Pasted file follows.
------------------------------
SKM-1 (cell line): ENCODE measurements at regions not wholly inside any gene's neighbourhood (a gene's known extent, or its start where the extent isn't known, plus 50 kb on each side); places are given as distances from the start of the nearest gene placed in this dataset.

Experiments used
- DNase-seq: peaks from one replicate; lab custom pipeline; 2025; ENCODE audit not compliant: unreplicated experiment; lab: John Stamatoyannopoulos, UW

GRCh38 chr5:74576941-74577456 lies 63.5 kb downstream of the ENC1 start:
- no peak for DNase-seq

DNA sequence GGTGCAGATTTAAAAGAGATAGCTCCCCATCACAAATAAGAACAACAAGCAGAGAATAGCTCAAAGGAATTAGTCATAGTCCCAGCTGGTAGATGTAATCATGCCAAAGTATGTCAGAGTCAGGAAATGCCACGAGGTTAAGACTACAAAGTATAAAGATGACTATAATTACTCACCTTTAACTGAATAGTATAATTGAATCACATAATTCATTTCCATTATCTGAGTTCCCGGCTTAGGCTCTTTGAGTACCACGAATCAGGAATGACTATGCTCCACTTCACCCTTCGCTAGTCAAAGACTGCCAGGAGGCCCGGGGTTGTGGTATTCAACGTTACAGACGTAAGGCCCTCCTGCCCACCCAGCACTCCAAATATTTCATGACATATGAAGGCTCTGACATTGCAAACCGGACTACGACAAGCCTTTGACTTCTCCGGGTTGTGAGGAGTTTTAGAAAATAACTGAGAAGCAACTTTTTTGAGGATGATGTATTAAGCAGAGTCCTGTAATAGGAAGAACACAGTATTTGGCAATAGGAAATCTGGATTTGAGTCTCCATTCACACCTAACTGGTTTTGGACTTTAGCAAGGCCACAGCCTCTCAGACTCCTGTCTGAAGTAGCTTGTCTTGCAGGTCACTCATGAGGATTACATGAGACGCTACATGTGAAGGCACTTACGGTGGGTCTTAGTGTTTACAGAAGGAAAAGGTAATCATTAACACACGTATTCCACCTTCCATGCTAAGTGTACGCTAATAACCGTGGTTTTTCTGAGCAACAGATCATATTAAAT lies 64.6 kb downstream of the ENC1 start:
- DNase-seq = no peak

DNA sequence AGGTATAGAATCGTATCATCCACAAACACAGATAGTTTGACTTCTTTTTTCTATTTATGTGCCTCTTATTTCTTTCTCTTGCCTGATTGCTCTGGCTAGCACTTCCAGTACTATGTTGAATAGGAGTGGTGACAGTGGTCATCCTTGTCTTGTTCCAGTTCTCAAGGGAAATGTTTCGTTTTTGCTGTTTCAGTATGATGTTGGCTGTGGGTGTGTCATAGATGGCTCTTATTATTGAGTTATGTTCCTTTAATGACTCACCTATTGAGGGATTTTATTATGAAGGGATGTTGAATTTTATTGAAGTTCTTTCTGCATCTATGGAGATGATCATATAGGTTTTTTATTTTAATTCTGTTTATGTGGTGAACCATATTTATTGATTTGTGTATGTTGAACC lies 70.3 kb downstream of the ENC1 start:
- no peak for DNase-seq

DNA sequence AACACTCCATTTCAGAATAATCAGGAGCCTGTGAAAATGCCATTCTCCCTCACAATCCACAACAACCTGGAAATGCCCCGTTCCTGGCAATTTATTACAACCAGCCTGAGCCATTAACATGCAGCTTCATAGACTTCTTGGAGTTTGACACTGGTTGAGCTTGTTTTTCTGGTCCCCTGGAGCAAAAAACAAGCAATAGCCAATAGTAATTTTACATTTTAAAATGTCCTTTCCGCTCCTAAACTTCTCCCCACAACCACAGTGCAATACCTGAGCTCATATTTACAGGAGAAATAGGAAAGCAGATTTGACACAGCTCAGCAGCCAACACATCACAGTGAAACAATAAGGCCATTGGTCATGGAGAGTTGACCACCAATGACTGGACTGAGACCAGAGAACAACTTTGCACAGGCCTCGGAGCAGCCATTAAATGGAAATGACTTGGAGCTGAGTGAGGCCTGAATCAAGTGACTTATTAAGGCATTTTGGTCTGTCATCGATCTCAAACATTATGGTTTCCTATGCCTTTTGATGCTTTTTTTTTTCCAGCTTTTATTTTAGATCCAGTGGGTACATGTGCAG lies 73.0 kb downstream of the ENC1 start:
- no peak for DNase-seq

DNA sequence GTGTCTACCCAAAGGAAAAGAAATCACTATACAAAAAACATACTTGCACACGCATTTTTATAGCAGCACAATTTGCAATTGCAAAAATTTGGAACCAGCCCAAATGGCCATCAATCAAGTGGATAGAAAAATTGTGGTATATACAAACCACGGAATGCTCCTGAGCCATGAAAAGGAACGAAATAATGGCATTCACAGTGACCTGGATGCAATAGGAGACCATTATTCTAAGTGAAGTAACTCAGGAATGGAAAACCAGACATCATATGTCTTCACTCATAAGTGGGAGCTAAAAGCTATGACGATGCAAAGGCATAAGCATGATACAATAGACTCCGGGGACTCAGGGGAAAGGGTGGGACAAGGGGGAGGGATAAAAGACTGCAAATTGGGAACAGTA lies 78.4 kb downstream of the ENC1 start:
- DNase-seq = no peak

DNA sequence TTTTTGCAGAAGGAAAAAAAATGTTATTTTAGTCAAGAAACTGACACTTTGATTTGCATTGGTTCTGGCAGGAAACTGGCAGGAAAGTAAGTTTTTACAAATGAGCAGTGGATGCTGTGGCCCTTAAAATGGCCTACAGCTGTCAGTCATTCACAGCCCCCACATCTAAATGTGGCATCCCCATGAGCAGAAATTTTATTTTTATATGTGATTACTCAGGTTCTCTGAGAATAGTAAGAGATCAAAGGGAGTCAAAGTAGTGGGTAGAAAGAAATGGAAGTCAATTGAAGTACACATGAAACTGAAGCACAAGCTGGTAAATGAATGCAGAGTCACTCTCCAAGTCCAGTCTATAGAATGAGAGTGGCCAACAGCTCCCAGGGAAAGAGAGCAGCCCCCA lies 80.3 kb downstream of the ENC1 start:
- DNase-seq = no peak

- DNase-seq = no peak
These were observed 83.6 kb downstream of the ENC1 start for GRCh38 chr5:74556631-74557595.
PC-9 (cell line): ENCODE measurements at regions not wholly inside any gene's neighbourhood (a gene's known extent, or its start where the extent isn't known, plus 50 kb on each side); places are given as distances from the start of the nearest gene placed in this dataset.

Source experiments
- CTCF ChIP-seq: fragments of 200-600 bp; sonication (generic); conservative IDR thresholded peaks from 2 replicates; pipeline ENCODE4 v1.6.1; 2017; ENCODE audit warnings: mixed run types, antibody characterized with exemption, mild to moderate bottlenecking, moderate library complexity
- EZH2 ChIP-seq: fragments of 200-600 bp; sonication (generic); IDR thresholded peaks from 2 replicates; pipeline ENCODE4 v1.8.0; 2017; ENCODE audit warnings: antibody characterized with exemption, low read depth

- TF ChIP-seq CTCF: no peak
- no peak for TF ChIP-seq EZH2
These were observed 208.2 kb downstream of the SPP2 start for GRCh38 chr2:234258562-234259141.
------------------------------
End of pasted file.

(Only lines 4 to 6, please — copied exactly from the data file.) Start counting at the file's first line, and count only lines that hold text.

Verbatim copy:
GRCh38 chr5:74576941-74577456 lies 63.5 kb downstream of the ENC1 start:
- no peak for DNase-seq

DNA sequence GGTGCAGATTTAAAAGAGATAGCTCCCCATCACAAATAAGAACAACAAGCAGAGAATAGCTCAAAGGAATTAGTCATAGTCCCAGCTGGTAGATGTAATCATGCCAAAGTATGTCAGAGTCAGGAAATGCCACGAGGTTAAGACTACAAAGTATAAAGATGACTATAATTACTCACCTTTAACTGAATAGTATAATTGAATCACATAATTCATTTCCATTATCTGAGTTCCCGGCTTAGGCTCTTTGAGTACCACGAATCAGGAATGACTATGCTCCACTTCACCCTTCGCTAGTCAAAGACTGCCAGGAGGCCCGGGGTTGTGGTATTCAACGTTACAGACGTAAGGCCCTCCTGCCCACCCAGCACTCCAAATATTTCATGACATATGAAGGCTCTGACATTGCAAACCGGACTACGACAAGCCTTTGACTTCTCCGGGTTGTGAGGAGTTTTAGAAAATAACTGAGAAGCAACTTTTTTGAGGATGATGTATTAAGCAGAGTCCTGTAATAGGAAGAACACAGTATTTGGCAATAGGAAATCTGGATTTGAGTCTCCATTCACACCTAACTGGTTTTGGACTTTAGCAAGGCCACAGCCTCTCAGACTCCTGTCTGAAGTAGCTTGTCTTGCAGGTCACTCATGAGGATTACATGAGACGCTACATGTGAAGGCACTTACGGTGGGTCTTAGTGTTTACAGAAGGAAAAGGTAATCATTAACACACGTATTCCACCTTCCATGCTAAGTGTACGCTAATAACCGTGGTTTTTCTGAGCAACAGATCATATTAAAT lies 64.6 kb downstream of the ENC1 start: